A new analysis from The Sentencing Project debunks the widespread narrative that youth crime exploded during the pandemic. The report finds scarce evidence of a new youth-led crime wave. Rather, most of the data suggests that rates of violence among people under 18 have been flat or declining.
The share of crimes in the U.S. committed by youth has fallen by more than half over the past two decades and continued to fall for all major offense categories in 2020 (the most recent year for which data is available). Additionally, the overall number of offenses categorized by the FBI as violent (murder, rape, robbery, and aggravated assault) committed by youth declined in 2020.
FROM THE SENTENCING PROJECT:
The report also dives into youth-led carjackings, which have received blanket media coverage based on a spike in youth arrests in some jurisdictions. The report notes that no national data on carjackings is available, and evidence about the share of carjackings committed by young people is inconclusive. Data does show that total robberies by youth – of which carjackings are a subcategory – declined in 2020.
Over the past 18 months, many media outlets and policymakers have perpetuated a narrative that youth crime is skyrocketing. Scattered anecdotes and talk of out-of-control youth are fueling calls for stricter punishments and harsher treatment. But such methods have consistently proven to be ineffective at preventing crime, and are likely to cause crime to increase.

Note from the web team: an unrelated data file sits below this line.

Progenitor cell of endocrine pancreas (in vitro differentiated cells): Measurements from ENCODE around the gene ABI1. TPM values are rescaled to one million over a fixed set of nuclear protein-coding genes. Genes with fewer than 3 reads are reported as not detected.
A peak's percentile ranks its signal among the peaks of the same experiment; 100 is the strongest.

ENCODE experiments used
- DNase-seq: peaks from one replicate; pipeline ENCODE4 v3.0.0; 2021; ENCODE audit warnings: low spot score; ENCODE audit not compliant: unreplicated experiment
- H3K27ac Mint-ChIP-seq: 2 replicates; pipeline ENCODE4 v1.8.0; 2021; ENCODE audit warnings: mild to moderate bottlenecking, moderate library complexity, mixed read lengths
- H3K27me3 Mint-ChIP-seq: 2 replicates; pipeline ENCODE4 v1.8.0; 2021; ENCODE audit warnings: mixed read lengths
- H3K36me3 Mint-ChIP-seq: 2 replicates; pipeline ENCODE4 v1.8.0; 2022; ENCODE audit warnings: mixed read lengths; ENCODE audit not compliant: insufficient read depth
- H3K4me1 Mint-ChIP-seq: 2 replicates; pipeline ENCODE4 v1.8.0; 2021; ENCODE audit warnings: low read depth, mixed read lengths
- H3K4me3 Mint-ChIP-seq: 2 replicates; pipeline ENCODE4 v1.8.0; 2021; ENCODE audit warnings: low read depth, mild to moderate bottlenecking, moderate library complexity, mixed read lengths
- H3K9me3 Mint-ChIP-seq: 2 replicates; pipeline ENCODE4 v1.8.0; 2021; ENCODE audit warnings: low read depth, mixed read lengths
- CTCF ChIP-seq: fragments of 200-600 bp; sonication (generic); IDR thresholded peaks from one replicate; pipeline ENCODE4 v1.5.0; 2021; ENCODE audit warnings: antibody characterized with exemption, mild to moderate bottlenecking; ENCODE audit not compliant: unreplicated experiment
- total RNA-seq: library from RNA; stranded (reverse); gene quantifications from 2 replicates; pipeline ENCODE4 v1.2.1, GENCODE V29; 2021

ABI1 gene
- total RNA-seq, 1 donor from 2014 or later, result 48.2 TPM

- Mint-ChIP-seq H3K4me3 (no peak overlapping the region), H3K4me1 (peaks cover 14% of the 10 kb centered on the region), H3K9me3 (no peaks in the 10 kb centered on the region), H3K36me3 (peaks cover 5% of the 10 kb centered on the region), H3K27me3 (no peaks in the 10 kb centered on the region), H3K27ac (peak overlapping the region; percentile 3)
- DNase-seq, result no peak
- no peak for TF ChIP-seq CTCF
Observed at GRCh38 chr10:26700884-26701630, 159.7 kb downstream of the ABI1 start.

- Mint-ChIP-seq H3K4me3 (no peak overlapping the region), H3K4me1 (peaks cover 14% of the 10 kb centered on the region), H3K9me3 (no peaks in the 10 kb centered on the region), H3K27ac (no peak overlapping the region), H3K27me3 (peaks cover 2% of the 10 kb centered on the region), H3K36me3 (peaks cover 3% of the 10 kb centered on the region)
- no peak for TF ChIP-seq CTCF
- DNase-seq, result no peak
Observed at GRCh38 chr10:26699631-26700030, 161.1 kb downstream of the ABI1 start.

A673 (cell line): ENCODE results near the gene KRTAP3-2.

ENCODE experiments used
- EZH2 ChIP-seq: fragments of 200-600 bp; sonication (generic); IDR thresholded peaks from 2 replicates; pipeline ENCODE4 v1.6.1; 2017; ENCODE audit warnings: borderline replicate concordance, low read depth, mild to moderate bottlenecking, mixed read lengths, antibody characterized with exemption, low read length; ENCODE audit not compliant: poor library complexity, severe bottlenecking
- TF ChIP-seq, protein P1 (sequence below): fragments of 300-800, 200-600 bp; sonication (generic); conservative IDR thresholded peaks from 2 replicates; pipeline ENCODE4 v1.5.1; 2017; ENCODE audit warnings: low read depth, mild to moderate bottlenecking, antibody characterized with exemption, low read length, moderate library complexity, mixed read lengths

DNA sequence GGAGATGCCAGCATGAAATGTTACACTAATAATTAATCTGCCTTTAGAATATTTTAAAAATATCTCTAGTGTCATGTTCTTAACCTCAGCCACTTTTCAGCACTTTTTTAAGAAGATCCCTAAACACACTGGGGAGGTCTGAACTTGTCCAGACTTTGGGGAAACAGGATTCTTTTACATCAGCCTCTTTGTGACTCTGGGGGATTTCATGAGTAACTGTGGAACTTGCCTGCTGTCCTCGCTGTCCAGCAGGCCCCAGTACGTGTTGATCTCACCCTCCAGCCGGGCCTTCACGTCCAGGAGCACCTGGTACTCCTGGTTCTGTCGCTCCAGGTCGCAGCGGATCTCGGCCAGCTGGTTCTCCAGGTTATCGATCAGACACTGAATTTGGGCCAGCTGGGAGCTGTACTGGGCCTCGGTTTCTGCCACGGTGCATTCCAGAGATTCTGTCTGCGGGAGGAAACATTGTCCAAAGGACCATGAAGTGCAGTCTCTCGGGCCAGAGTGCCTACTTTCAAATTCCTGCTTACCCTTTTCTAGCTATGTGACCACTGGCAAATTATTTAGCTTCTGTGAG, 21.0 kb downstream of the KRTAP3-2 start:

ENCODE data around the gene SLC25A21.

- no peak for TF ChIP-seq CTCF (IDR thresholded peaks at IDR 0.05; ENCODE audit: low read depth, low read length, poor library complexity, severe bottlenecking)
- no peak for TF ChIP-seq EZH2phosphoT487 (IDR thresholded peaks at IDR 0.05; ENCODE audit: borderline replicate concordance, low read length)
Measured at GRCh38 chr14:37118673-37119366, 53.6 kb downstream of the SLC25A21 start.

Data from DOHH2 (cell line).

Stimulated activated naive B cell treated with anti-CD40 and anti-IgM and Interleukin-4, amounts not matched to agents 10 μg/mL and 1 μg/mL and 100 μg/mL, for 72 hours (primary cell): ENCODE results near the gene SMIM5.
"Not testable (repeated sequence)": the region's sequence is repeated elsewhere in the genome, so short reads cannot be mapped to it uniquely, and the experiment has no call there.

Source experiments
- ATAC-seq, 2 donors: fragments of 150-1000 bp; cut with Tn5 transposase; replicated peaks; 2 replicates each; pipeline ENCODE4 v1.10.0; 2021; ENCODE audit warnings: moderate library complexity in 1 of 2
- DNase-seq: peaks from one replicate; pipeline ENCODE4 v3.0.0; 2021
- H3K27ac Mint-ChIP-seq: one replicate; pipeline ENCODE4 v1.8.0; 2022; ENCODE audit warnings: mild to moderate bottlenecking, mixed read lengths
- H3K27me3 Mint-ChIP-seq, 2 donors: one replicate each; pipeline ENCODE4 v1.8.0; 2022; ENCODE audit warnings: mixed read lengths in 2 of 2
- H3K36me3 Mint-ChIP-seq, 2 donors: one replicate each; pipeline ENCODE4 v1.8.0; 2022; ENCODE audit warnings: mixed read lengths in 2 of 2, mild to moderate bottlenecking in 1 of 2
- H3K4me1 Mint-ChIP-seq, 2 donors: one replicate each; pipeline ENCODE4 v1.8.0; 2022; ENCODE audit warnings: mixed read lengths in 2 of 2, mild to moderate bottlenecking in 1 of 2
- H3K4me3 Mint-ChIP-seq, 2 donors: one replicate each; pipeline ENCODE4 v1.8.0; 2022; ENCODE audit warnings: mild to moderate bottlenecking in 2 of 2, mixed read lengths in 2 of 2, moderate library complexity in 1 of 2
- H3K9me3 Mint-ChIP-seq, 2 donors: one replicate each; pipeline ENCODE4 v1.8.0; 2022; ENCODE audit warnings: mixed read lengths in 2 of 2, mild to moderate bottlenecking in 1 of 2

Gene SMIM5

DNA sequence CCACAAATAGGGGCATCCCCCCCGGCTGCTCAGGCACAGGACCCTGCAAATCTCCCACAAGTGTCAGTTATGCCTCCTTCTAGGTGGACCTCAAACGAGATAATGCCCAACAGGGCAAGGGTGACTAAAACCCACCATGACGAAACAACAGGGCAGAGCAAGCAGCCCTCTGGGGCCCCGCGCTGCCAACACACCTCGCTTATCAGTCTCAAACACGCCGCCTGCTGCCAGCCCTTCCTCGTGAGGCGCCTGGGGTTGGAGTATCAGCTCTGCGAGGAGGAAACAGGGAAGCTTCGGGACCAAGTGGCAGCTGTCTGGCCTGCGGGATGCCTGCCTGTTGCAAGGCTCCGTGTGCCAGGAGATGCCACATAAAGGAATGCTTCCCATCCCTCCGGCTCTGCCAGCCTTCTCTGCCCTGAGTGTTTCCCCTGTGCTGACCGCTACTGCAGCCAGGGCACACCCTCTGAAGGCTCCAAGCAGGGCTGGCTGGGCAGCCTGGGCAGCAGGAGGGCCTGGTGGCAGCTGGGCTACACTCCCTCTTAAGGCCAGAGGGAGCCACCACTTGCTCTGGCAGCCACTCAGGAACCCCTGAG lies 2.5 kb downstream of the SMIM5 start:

We must do everything we can to steer young people away from delinquency, and we must block young people’s access to deadly assault weapons. But the evidence is overwhelming that imposing more extreme punishments on youth doesn’t work. Instead, we need to implement strategies that actually reduce crime – like minimizing youth confinement and improving social, emotional, and mental health support for young people within their schools and communities.